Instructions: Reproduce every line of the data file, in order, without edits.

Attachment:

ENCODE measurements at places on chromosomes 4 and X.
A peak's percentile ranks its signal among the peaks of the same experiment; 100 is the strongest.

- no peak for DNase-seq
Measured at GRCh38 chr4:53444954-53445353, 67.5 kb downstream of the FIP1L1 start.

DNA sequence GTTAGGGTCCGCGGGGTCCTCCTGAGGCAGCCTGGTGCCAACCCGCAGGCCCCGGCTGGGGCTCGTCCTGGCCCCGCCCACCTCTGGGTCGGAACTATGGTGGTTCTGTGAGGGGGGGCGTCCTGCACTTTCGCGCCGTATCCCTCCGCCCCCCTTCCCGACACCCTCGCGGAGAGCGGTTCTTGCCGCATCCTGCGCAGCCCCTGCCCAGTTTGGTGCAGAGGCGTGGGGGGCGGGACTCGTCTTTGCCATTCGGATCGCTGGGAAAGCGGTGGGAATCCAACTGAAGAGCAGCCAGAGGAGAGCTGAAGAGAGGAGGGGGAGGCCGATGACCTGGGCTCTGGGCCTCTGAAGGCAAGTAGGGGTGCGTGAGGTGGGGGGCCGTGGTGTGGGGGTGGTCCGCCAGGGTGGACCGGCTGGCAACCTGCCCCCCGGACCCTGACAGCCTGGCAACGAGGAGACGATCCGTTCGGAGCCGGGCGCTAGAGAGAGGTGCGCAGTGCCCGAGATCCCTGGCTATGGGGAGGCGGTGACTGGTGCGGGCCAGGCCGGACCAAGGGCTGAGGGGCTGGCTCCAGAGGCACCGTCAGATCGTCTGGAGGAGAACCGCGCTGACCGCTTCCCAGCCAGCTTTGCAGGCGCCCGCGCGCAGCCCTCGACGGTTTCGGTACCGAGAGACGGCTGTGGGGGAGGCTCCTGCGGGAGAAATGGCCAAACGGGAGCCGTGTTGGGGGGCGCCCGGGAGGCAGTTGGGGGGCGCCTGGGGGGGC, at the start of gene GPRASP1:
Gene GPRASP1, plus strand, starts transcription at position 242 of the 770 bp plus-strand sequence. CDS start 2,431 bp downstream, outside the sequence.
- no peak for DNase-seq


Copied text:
ENCODE measurements at places on chromosomes 4 and X.
A peak's percentile ranks its signal among the peaks of the same experiment; 100 is the strongest.

- no peak for DNase-seq
Measured at GRCh38 chr4:53444954-53445353, 67.5 kb downstream of the FIP1L1 start.

DNA sequence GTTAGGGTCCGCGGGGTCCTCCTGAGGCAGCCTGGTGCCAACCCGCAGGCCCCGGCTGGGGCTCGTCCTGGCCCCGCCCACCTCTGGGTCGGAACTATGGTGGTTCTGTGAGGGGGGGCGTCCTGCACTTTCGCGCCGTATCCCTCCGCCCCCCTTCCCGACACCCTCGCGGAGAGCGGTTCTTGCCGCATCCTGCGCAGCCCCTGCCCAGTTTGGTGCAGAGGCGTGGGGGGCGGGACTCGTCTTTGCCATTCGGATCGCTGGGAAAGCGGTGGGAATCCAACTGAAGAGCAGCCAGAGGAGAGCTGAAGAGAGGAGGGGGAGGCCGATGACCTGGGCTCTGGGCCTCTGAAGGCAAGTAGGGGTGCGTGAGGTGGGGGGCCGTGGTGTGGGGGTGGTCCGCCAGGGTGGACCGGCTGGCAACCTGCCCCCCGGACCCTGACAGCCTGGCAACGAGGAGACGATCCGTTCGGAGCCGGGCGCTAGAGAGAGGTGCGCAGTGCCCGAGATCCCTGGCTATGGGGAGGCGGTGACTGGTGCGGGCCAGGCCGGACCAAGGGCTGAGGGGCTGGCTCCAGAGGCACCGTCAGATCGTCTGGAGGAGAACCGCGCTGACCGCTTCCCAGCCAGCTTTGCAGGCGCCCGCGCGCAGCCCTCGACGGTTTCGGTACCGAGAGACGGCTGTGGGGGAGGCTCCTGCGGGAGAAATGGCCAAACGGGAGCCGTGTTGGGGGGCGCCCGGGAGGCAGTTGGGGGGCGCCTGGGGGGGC, at the start of gene GPRASP1:
Gene GPRASP1, plus strand, starts transcription at position 242 of the 770 bp plus-strand sequence. CDS start 2,431 bp downstream, outside the sequence.
- no peak for DNase-seq